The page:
Henry Kissinger warns U.S. against changing its one-China policy
Former U.S. Secretary of State Henry Kissinger speaks at a forum in Singapore, November 6, 2018. /CFP

Former U.S. Secretary of State Henry Kissinger speaks at a forum in Singapore, November 6, 2018. /CFP

Former U.S. Secretary of State Henry Kissinger has called on the administration of U.S. President Joe Biden to be "careful" in its handling of the Taiwan question as two recent visits by American lawmakers to the Chinese region have made Beijing question Washington's commitment to its one-China policy.

In an interview with The Wall Street Journal (WSJ), Kissinger expressed his concerns about a potential crisis between the world's two largest economies. In order to avoid such a scenario, the 99-year-old recommended Washington chooses a path consistent with its long-held policy on China's Taiwan region, which he said "has preserved peace between China and the U.S. for 50 years."

"One should be very careful, therefore, in measures that seem to change the basic structure," he said.

In early August, despite Beijing's repeated warnings and Biden saying it was "not a good idea," U.S. House of Representatives Speaker Nancy Pelosi paid a visit to the Taiwan region in a move that provoked tensions across the Taiwan Straits. Not long after that, another delegation of U.S. House members followed Pelosi's footsteps, once again adding fuel to the already tense relations between Beijing and Washington.

China said the visits have severely violated its territorial integrity and responded by staging military drills around the Taiwan island. In the effort to warn American leaders against changing the status quo, Chinese State Councilor and Foreign Minister Wang Yi has urged them to take a good look at the Three Joint Communiques that are the pillar of China-U.S. diplomatic relations.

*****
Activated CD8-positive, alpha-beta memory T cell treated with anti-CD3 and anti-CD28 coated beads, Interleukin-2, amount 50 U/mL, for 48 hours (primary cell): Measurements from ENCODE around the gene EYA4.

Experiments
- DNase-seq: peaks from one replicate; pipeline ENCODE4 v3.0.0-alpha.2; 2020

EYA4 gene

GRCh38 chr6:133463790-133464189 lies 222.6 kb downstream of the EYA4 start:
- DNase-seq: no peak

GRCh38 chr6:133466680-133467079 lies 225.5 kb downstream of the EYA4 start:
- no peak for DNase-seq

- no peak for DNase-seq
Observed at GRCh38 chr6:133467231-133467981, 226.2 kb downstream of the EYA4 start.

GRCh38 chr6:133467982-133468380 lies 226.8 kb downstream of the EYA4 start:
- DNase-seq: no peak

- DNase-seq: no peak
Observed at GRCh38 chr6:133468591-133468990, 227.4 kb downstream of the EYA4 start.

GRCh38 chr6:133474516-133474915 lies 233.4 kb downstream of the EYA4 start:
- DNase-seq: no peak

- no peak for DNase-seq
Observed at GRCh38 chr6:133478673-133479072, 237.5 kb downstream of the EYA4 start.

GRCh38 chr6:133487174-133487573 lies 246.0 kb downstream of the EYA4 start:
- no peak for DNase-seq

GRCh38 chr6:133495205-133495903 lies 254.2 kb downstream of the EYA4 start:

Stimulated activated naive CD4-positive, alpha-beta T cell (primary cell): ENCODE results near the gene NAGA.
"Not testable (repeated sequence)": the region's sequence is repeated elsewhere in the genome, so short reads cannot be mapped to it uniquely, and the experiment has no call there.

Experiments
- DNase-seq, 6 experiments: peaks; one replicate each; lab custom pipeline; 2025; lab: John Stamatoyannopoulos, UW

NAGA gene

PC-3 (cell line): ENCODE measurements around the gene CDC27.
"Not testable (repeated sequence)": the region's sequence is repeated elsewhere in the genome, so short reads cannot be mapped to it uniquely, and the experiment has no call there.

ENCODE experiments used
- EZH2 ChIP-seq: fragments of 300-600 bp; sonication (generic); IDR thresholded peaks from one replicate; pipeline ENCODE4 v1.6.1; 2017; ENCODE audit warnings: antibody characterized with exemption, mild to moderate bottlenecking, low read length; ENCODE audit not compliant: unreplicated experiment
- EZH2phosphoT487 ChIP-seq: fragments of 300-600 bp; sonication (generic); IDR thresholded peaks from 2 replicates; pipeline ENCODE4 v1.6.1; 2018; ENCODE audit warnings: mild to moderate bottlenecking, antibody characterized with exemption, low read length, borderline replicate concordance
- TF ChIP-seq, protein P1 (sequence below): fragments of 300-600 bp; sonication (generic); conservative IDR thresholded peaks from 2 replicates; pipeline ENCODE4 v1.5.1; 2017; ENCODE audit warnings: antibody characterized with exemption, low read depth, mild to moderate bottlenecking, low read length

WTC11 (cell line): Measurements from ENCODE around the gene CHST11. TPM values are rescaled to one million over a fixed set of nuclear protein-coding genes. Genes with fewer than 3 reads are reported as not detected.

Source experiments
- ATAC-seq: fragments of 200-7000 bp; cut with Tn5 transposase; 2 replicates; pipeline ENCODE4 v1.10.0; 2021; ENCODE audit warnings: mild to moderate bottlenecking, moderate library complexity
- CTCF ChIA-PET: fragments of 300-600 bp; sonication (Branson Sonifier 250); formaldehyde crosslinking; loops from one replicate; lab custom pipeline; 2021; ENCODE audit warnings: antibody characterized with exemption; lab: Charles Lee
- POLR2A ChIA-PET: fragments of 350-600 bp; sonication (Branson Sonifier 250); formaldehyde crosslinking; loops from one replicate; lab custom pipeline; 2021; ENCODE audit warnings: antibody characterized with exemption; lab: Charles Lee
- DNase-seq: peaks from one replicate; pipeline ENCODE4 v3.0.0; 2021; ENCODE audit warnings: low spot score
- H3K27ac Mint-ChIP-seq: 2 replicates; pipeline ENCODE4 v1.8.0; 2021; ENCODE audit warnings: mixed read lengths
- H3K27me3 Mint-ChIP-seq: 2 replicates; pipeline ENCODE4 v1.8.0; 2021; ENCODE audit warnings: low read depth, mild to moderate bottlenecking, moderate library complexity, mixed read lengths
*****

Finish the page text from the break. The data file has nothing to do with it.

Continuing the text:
Kissinger, who played a key role in facilitating China-U.S. rapprochement some 50 years ago, warned of a perilous "disequilibrium" in today's world as he introduced his new book, "Leadership: Six Studies in World Strategy," to the WSJ. 

Equilibrium, as he explained it, has two components. "A kind of balance of power, with an acceptance of the legitimacy of sometimes opposing values. Because if you believe that the final outcome of your effort has to be the imposition of your values, then I think equilibrium is not possible. So one level is a sort of absolute equilibrium," he said. 

The other level, he said, is "equilibrium of conduct, meaning there are limitations to the exercise of your own capabilities and power in relation to what is needed for the overall equilibrium."

However, Kissinger regarded the U.S. approach to diplomacy as in missionary terms, with the emphasis on converting ideas. "We are at the edge of war with Russia and China on issues which we partly created, without any concept of how this is going to end or what it's supposed to lead to," he said.

The veteran diplomat did not offer specific advice on how the U.S. should manage its relations with China and Russia, but said, "All you can do is not to accelerate the tensions and to create options, and for that you have to have some purpose."

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